Arab states urge action against Syrian government

A general view of the Arab foreign ministers emergency meeting to discuss the Syrian crisis and the potential military strike on President Bashar al-Assad’s regime, at the Arab League headquarters in Cairo, September 1, 2013. (Reuters)

Arab states on Sunday urged the international community to take action against the Syrian government over a chemical gas attack that killed hundreds of civilians, Reuters reported.

The final resolution passed by an Arab League meeting in Cairo urged the United Nations and international community to “take the deterrent and necessary measures against the culprits of this crime that the Syrian regime bears responsibility for.”

The League foreign ministers also said those responsible for the attack should face trial, as other “war criminals” have.

Before the Arab states passing their resolution, head of the main Syrian opposition group, Ahmad al-Jarba, urged the Arab League’s foreign ministers to back potential U.S. led Western strikes on the regime of President Bashar al-Assad on Sunday.

He made the statement during a meeting of the Arab League in Cairo.

“I am here before you today to appeal to your brotherly and [humane] sentiments and ask you to back the international operation against the destructive war machine,” of the Syrian regime, Reuters quoted al-Jarba as saying during the meeting.

Jarba said he is calling for a military strike to stop the “Syrian regime killing its people with the help of the Iranian invader.”

He described Iran as “concealing its false brotherhood.”

He also warned that fighters from Iran, the Lebanese Shiite movement Hezbollah, and “extremist militants” from Iraq are “killing the Syrian people.”

The opposition chief said the “Syrian people have suffered enough from the Syrian oppressive regime.”

He added: “Syria should be the battle ground to confront Iranian interference,” in the region.

Meanwhile, Saudi Arabia also called on the international community to take all the necessary steps to deter Syrian government violence, which surpassed “all red lines,” according to Saudi Foreign Minister Prince Saud al-Faisal.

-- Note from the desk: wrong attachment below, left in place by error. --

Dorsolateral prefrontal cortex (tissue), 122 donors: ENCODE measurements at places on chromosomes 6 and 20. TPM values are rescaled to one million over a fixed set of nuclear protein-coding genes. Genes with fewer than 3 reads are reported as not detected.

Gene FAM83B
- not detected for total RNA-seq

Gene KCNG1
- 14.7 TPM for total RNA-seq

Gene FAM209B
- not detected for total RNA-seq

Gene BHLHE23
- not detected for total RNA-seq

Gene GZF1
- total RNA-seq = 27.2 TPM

“The time has come to call on the world community to bear its responsibility and take the deterrent measure that puts a halt to the tragedy,” Reuters quoted Prince Faisal as saying during the meeting.

A weak international response will only “encourage” Assad regime to further quell its people, he added.

However, Egypt’s Foreign Minister Nabil Fahmy said his country is against a military strike on Syria, but not because it defends the embattled regime.

Fahmy said the only end to the Syrian crisis is via a “political solution.”

Before the meeting

Before the meeting prince Faisal said that Syria was not seeking a political but a military solution to solve its 29-month crisis that has killed more than 100,000 people.

Damascus has used “poisonous gases,” against its people and “started firing at people at the start of the crisis.”

“We cannot bear seeing Syrian people being shelled with poisonous gases this way,” he said. He went on to urge “the international community to stop aggression by the Syrian regime against its people.”

On Saturday, U.S. President Barack Obama said that he will seek congressional approval for a “limited strike” to punish the Syrian regime of Bashar al-Assad for using chemical weapons on Aug. 21 in a Damascus district. The attack, according to Washington, killed at least 1,400 people.

Commenting on the prospect of a U.S. strike, he said: “We stand by the will of the Syrian people. They know best their interests, so whatever they accept, we accept, and whatever they refuse, were fuse.”

Prince Faisal said Arab countries are “incapable” of solving the Syrian crisis.

“We wish that [Arabs had the ability] to solve this…but there is no one unfortunately. Finally it is the choice of the Security Council and there is a veto.”

He added that Saudi Arabia has helped the Syrian opposition against a regime “that doesn’t [want] to show compassion or allow mercy.”

He added: “We need to help them by halting the bloodshed, and not by merely condemning the violence. But [we need to] help them with all legal means possible…against aggression that will almost make Syrians extinct.”

Fahmy said that his Arab counterparts will keep on negating and that Cairo condemns whoever used chemical weapons in the Syrian conflict.

(With Reuters)

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